By rampant disinvestment in PSUs, the government is abdicating its social responsibilities. An extract
Here’s a sampling of what was/is on offer at the Union government’s ‘Great Indian Sell-off’.
The government has sold 100 per cent stakes in Air India, along with a 100 per cent stake in the low-fare Air India Express and a 50 per cent holding in the ground-handling company Air India SATS Airport Services Private Limited or AISATS. Before its privatization, Air India and Air India Express together had a 12 per cent domestic market share and 43 per cent of the international market in India. The two companies serve 54 domestic cities and 43 international destinations.
The Union government keeps denying that the Railways are being privatized. And yet we hear the Ministry or Railways announce that 151 trains on 109 pairs of routes will be operated by the private sector. The private sector will invest Rs 30,000 crore. Only the driver and guard (now redesignated as train manager) will be railways employes; all other will be on the rolls of the private operators of these trains. These private players will be free to procure trains and locomotives from any source of their choice. Who should one believe?
The Indian Railways is driven by a social obligation to provide basic transport facilities to people, and it provides a lifeline to several small and medium scale economic activities. Privatizing the Railways means privatizing the profit-making parts of the Railways and burdening the public sector with increased losses.
The government has decided to corporatize the 41 ordnance factories across India into seven 100 per cent government-owned corporate entities, registered under the Companies Act 2013. Seventy-six thousand workers working in the various ordnance factories had written a strong note opposing the corporatization of ordnance factories.
There is justifiable apprehension that this is the thin end of the wedge and will be followed, in due course, by the sale of these seven companies to private and foreign buyers. Should the government be relinquishing control over such strategically critical assets? Shouldn’t there be, at the very least, a vigorous public debate over this? In keeping with its past practice, the Union government has chosen to brazenly ignore these legitimate concerns.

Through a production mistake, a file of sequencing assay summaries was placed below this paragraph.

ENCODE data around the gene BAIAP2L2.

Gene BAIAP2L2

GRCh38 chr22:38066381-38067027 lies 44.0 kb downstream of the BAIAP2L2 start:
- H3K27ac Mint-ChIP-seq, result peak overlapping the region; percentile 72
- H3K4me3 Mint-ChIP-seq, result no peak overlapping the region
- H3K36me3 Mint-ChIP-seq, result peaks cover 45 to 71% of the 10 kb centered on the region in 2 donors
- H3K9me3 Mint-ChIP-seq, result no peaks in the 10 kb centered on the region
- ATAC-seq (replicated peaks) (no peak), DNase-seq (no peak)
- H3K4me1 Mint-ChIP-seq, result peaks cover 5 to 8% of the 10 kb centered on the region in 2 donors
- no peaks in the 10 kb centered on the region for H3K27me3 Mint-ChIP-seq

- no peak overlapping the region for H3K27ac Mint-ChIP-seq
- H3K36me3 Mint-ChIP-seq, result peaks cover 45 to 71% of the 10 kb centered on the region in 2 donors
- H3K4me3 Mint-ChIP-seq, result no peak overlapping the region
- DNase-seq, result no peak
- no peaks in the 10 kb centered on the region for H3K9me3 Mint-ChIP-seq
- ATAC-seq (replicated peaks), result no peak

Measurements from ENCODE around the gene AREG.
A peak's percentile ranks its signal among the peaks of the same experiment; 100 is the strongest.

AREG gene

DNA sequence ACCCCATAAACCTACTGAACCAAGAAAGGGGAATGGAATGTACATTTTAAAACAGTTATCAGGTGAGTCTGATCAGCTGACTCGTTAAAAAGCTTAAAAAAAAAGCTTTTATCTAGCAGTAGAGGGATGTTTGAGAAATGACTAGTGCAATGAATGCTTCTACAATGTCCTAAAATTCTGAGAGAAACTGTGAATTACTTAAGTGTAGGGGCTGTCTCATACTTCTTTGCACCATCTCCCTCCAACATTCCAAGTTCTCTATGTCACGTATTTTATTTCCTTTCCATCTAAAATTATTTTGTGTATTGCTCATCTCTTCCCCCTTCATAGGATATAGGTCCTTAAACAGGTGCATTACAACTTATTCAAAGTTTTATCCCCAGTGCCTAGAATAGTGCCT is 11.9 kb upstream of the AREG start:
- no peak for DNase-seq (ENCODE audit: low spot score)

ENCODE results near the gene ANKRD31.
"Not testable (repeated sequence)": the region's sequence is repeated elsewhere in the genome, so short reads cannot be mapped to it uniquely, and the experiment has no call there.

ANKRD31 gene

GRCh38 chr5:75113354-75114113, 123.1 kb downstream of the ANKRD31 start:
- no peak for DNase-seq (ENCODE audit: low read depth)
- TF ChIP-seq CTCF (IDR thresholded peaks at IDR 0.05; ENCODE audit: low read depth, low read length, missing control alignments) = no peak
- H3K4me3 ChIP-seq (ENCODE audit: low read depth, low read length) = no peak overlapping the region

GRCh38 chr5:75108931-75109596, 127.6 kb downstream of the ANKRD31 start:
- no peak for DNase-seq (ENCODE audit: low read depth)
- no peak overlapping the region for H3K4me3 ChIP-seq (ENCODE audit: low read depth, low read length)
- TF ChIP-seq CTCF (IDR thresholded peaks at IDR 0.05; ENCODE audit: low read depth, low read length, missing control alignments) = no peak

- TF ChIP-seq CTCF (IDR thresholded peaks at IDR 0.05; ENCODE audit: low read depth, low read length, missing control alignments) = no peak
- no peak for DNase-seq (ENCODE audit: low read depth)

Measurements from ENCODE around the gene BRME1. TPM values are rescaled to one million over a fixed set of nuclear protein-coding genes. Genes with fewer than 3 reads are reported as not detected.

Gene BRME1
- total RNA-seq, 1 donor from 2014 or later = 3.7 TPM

Shopping Corporation of India
The Union cabinet has given an ‘in-principle’ approval for the strategic divestment of Shipping Corporation of India (SCI) and Container Corporation of India Ltd (CONCOR). The Department on Investment and Public Asset Management invited Expression of Interest for strategic disinvestment of its entire stake of 64 per cent in SCI, along with the transfer of management. Again, the government is handing over control of what is a strategically important asset to the private sector without so much as a public consultation.
General Insurance Companies
The government has passed the General Insurance Business (Nationalisation) Amendment Bill, 2021. The Bill allows for privatization of public-sector insurance companies. There are reports that the government will sell United India Insurance Company Limited, one of the four public-sector general insurers, to private and/ or foreign players. This could be followed by the privatization of one or more of the remaining three. This move will impact crores of retail customers and thousands of people employed by these organizations. In 2022, the government sold 3.5 per cent of its stake in LIC and raised Rs 21,000 crore.
No More Masters of Their Destiny
The phrase ‘selling the family silver’ is taking on a whole new sinister meaning. Other than being an economically unwise decision, the move to hastily privatize the PSUs is also socially unjust. They have historically played an active role in developing backward regions. Importantly, through reservations, the PSUs have ensured high-quality jobs for Dalits, adivasis and Other Backward Classes. Once the PSUs are privatized, or after the government’s stake falls below 50 per cent, reservations for these historically marginalized sections will become history.
Further, the government needs to work on a mechanism to make employees, partners and stakeholders in decisions like strategic sale of PSUs. Going forward, dealing with the employees of the PSUs being sold will emerge as the biggest challenge for the government.
The Union government has presided over an exponential rise in non-performing assets (NPAs). Gross NPAs, under its watch between 2015 and 2020, were nearly 365 per cent higher than in the last six years of the United Progressive Alliance, i.e., 2008-14. Unable to fix the NPA crisis, the government wants to privatize public-sector banks. India’s experience with Yes Bank and other private-sector hardly inspires confidence that privatization will eliminate greed and corruption in banking.
Many of our PSUs and public-sector banks are profitable institutions that facilitate crucial developmental outcomes. Others require a realignment of incentives or an infusion of capital to affect a profitable turnaround. To derive maximum value from the PSUs for the exchequer, the government should calibrate an appropriate strategy for each individual company. That requires careful, detailed effort and a commitment to the government’s role as trustee of the nation’s assets. Abdicating that responsibility, the Union government is choosing to sell the PSUs and public-sector banks wholesale for short-term gains. This is wrong and the long-term loss of public wealth cannot be justified.
The public sector was created by the Government of India to make a self-sufficient nation and to become ‘the master of our own destiny’. Dismantling it will most definitely not help us achieve that goal.
WHO CARES ABOUT PARLIAMENT: SPEAKING UP TO PROTECT INDIA’S GREAT INSTITUTION
Rupa Publications India, Pg 224, Rs 395